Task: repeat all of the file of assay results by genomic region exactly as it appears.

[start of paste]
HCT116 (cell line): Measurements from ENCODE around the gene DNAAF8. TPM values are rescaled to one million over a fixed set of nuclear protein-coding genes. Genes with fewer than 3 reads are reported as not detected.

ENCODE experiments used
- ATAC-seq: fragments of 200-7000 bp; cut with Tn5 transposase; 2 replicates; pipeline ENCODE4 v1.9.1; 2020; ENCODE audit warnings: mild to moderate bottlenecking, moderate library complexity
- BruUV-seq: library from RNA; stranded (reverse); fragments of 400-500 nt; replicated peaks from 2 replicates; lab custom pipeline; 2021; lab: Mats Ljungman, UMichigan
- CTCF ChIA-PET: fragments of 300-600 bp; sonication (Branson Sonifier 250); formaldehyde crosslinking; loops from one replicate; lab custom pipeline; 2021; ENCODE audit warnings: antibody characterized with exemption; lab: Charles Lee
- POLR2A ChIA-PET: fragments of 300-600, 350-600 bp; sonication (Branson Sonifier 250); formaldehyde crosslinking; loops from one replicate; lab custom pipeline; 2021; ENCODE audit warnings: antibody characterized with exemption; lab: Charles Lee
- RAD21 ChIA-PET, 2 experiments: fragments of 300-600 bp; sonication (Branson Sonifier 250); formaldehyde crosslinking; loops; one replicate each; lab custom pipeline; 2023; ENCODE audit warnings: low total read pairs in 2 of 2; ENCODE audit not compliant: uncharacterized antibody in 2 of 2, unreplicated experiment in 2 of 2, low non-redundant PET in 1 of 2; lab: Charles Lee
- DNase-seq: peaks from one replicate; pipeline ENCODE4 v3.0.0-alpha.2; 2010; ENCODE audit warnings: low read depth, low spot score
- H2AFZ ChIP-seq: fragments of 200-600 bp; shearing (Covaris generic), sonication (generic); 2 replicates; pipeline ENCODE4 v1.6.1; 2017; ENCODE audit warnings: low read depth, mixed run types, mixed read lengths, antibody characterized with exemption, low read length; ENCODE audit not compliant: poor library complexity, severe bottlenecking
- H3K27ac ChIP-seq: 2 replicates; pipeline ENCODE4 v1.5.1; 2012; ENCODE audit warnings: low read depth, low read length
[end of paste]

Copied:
HCT116 (cell line): Measurements from ENCODE around the gene DNAAF8. TPM values are rescaled to one million over a fixed set of nuclear protein-coding genes. Genes with fewer than 3 reads are reported as not detected.

ENCODE experiments used
- ATAC-seq: fragments of 200-7000 bp; cut with Tn5 transposase; 2 replicates; pipeline ENCODE4 v1.9.1; 2020; ENCODE audit warnings: mild to moderate bottlenecking, moderate library complexity
- BruUV-seq: library from RNA; stranded (reverse); fragments of 400-500 nt; replicated peaks from 2 replicates; lab custom pipeline; 2021; lab: Mats Ljungman, UMichigan
- CTCF ChIA-PET: fragments of 300-600 bp; sonication (Branson Sonifier 250); formaldehyde crosslinking; loops from one replicate; lab custom pipeline; 2021; ENCODE audit warnings: antibody characterized with exemption; lab: Charles Lee
- POLR2A ChIA-PET: fragments of 300-600, 350-600 bp; sonication (Branson Sonifier 250); formaldehyde crosslinking; loops from one replicate; lab custom pipeline; 2021; ENCODE audit warnings: antibody characterized with exemption; lab: Charles Lee
- RAD21 ChIA-PET, 2 experiments: fragments of 300-600 bp; sonication (Branson Sonifier 250); formaldehyde crosslinking; loops; one replicate each; lab custom pipeline; 2023; ENCODE audit warnings: low total read pairs in 2 of 2; ENCODE audit not compliant: uncharacterized antibody in 2 of 2, unreplicated experiment in 2 of 2, low non-redundant PET in 1 of 2; lab: Charles Lee
- DNase-seq: peaks from one replicate; pipeline ENCODE4 v3.0.0-alpha.2; 2010; ENCODE audit warnings: low read depth, low spot score
- H2AFZ ChIP-seq: fragments of 200-600 bp; shearing (Covaris generic), sonication (generic); 2 replicates; pipeline ENCODE4 v1.6.1; 2017; ENCODE audit warnings: low read depth, mixed run types, mixed read lengths, antibody characterized with exemption, low read length; ENCODE audit not compliant: poor library complexity, severe bottlenecking
- H3K27ac ChIP-seq: 2 replicates; pipeline ENCODE4 v1.5.1; 2012; ENCODE audit warnings: low read depth, low read length